the ugly earring

ug‧ly [uhg-lee] offensive to the sense of beauty; displeasing in appearance

how to keep in bloom

Of all the plants Ami could have picked, she decided upon African violets.

Botanical name: Saintpaula ionantha
Plant type: perennial
Planetary ruler: venus
Elemental ruler: water
Reputation: one of the most difficult houseplants to care for and keep in bloom
Meanings: a delicate love, modesty, Mary, spiritual wisdom, humility, faithfulness

The smell of the nursery greenhouse reminded me of  summers spent at my grandparent’s house, especially my grandmother’s greenhouse. It was there my brother and i ran free without the clutches of an over-protective mother. We explored St. Francis park and the creek behind their house during those humid Texas months. We collected insect specimens, biked through the park’s wooded patches where children had built forts, and a car – half buried and rotted with rust – inspired stories of murder, dead bodies, and cautious glances over our shoulders. We walked the railroad tracks in front of their house, leaving pennies on the tracks. Their house, my father’s childhood home, was at the bottom of a hill. On top of the hill was an old cemetery and a story about a heavy rain that brought skeleton bones and a skull to the base of the hill.

My grandfather built the greenhouse for her, a gift to house the plants she cared for year after year. This mystical fortress with a screen door entrance included a huge, glistening spider web that hung from one corner to the other. In the center of its web, a yellow and black spider stood guard, protecting the plants and the insects that made her greenhouse their home. We were terrified of the spider, of breaking her web, and yet curiosity made us return daily to watch the spider.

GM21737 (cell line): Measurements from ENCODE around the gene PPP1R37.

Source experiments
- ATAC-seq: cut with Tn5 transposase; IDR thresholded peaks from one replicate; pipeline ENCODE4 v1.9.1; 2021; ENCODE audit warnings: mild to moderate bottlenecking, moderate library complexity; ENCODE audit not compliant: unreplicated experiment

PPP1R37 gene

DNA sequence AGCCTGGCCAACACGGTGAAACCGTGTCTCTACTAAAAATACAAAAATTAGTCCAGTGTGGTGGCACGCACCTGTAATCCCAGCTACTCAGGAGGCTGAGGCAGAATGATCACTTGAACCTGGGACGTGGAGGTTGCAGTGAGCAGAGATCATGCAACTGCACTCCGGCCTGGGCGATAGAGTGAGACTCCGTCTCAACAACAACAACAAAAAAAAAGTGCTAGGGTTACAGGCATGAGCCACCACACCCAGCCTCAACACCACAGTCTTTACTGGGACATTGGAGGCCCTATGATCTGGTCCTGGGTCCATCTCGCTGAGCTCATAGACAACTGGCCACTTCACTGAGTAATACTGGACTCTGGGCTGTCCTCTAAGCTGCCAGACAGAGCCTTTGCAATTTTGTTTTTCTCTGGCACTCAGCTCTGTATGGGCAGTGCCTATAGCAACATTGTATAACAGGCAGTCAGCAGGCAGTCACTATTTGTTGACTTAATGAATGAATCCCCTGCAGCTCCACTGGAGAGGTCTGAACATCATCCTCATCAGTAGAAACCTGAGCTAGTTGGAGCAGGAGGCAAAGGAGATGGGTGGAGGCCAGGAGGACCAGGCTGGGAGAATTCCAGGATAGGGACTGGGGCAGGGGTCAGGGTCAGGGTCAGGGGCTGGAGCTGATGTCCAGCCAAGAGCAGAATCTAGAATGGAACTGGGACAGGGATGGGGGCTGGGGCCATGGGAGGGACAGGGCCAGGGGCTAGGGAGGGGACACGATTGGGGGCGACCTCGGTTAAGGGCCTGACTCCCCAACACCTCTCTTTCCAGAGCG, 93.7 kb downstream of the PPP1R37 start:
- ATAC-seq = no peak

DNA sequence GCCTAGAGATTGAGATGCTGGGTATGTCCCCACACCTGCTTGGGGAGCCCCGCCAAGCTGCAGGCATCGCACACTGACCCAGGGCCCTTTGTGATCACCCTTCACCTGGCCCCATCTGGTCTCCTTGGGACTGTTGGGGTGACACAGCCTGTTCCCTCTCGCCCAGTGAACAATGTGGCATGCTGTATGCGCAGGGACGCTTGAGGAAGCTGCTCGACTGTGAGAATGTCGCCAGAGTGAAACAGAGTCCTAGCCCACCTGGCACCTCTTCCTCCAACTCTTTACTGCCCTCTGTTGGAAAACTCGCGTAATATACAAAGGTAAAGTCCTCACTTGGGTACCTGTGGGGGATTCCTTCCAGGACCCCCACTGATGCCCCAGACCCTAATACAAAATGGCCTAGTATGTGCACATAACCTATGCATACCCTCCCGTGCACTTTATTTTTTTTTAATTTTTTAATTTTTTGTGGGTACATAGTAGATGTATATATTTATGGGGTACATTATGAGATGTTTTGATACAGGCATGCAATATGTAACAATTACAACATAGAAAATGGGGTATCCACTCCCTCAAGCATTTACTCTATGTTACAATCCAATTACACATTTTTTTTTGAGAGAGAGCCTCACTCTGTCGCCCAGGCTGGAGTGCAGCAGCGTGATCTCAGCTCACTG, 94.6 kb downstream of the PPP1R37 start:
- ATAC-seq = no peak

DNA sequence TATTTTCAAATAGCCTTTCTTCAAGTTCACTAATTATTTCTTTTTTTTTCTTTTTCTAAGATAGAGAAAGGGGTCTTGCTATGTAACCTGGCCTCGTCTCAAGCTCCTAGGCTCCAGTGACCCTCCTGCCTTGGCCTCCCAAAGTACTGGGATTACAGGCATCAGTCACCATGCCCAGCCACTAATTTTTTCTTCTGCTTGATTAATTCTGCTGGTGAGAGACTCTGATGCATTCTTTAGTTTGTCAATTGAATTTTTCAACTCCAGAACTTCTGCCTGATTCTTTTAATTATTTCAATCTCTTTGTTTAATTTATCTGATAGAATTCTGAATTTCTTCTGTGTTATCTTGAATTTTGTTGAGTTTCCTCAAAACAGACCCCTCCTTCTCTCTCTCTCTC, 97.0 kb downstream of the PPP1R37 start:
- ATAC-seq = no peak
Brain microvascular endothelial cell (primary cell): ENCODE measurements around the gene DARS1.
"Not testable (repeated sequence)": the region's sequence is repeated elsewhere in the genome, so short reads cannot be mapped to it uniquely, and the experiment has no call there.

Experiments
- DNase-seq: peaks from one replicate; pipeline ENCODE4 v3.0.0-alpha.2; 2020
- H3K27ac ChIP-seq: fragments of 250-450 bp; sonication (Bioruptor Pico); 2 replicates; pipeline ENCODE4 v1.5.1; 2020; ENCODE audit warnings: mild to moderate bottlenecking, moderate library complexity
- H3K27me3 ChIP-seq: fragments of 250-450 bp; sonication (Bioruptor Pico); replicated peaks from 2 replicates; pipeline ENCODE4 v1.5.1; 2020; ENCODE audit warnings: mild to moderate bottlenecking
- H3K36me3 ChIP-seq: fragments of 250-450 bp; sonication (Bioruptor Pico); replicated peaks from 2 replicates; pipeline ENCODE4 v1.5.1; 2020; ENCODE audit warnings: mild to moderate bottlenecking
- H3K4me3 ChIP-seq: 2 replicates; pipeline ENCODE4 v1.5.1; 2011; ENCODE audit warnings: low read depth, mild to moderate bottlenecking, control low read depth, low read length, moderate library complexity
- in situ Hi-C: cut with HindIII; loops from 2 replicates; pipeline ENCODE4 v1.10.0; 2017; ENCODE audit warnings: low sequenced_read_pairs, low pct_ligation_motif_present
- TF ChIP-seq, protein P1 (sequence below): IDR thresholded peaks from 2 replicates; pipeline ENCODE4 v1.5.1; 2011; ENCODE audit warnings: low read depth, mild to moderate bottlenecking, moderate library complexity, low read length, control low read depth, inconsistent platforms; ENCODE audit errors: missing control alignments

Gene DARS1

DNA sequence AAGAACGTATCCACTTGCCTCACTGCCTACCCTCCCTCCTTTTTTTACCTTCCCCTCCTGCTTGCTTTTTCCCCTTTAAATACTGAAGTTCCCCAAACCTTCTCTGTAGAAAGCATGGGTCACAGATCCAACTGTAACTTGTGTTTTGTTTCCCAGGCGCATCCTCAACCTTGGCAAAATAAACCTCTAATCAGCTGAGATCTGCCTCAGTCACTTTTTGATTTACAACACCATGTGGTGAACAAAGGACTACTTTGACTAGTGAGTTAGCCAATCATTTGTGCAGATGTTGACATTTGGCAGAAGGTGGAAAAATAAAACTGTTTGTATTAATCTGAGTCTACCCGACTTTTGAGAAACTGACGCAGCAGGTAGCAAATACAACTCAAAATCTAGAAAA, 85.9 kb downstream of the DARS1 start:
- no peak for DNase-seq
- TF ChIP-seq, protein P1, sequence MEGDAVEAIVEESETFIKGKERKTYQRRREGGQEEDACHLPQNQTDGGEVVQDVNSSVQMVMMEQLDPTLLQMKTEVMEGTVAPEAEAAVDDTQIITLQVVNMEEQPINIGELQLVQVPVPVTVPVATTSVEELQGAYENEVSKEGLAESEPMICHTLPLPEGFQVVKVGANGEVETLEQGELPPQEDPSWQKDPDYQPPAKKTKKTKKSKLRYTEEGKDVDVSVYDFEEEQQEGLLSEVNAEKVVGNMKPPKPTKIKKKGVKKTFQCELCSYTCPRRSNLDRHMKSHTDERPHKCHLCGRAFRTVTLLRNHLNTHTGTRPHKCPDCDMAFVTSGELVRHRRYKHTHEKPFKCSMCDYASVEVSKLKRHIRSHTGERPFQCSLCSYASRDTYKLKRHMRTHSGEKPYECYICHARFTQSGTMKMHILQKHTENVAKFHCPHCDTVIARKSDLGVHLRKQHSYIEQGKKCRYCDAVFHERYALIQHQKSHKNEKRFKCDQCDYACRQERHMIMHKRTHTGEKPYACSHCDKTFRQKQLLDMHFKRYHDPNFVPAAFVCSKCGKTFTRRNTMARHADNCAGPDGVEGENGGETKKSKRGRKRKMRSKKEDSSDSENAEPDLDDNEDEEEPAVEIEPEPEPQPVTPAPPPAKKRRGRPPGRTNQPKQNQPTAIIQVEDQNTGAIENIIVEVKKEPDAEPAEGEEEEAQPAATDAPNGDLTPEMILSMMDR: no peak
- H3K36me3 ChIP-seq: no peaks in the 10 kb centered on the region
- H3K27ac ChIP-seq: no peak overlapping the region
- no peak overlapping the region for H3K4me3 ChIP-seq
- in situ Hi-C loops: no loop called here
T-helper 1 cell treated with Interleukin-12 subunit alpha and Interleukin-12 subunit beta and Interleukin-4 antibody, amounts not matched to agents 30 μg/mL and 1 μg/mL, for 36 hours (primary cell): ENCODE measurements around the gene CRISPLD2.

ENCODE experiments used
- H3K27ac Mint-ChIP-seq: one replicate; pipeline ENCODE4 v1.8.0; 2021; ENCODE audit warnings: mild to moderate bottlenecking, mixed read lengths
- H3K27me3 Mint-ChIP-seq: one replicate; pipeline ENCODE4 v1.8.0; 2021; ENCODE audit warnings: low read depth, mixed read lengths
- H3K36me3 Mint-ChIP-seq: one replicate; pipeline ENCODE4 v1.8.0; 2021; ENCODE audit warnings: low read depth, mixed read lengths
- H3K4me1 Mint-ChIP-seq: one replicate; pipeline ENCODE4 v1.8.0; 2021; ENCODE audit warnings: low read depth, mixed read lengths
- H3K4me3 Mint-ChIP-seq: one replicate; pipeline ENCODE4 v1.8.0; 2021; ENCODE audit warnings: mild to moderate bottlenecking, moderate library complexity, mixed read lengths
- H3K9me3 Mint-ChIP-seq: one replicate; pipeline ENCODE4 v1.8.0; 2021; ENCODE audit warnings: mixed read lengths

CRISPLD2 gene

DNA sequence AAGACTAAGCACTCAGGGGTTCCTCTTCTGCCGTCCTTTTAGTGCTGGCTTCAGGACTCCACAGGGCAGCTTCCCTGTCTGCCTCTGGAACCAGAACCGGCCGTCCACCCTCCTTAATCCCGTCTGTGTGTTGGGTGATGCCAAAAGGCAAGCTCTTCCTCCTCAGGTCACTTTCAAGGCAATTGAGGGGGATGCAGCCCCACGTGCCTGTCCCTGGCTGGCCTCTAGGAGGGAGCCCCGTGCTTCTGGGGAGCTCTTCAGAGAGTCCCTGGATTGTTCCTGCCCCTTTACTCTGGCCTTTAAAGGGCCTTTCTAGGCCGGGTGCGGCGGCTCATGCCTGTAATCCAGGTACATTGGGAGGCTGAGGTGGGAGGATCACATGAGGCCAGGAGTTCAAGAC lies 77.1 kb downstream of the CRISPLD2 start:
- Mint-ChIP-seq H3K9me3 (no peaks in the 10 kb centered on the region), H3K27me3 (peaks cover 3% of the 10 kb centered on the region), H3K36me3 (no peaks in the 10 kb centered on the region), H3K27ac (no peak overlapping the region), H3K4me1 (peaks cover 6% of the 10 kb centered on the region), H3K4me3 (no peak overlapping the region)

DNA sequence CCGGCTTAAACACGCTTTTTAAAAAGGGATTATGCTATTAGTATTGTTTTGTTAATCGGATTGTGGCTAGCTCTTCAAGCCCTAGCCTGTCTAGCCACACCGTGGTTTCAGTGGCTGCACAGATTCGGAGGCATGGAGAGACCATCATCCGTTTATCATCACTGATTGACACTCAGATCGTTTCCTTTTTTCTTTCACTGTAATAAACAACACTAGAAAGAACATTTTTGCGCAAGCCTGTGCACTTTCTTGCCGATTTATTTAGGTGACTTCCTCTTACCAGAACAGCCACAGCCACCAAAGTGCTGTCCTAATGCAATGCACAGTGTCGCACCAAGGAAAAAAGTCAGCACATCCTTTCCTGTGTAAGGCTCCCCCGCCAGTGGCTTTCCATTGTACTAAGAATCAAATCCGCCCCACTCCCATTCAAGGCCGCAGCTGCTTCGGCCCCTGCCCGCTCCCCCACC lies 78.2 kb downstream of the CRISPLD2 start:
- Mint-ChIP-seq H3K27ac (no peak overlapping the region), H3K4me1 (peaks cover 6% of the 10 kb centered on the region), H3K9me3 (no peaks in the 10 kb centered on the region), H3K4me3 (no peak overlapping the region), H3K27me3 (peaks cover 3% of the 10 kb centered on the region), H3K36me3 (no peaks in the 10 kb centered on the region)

Open the screen door, inhale the glorious smell of earth and nature, feel the escaping warm air, take a step closer to the spider, feel the hair on the skin rise.

If my grandmother has a scent, it is the smell of her greenhouse.

Several summers after my grandfather died, ferns hung from the ceiling in the bedroom where they used to sleep. I lay next to her in the grand bed and asked if she missed him.

She nodded and said, “but he is often here with me.”

Of all the plants I could have picked, I selected two ferns.

We set up the terrariums and planted our plants that evening. Ami prepared a fishbowl – quickly and excitedly – some rock, a little charcoal, peat moss, planting soil and then her African violets. She touched the flowers and petals despite my concern that such a touch could kill it.

I over-watered them that night.

Daily,  she cares for her violets and the other plants – examining, watering, and mothering them.  On Sunday,  she set up a small bench to display the plants for my mother and father. When they arrived, she picked up her plant with its bright raspberry-colored blooms. Full of life.

“African Violets!” said my father. “When I was a boy, I helped Great Grandma Betty take care of her African violets.”

During the course of their visit, a message arrived: “She has fallen.”

That night, Ami lay next to me in the big bed. We spoke about hip bones, broken bones, getting old, and she asked, “what does a hospital bed look like?”

The ambulance arrived at my grandmother’s house.

And another message came: “Hip broken. Will need surgery.”

Late into the night, on the other side of town, my father, wound up in emotion, called for my mother to lay down next to him.

And in the darkness, perhaps,  another violet bloom opened.


the femivore’s nest

“There is even an economic argument for choosing a literal nest egg over a figurative one.  Conventional feminist wisdom held that two incomes were necessary to provide a family’s basic needs — not to mention to guard against job loss, catastrophic illness, divorce or the death of a spouse. Femivores suggest that knowing how to feed and clothe yourself regardless of circumstance, to turn paucity into plenty, is an equal — possibly greater — safety net. After all, who is better equipped to weather this economy, the high-earning woman who loses her job or the frugal homemaker who can count her chickens?”

(thank you for this find)
(lost the link for photo. sorry.)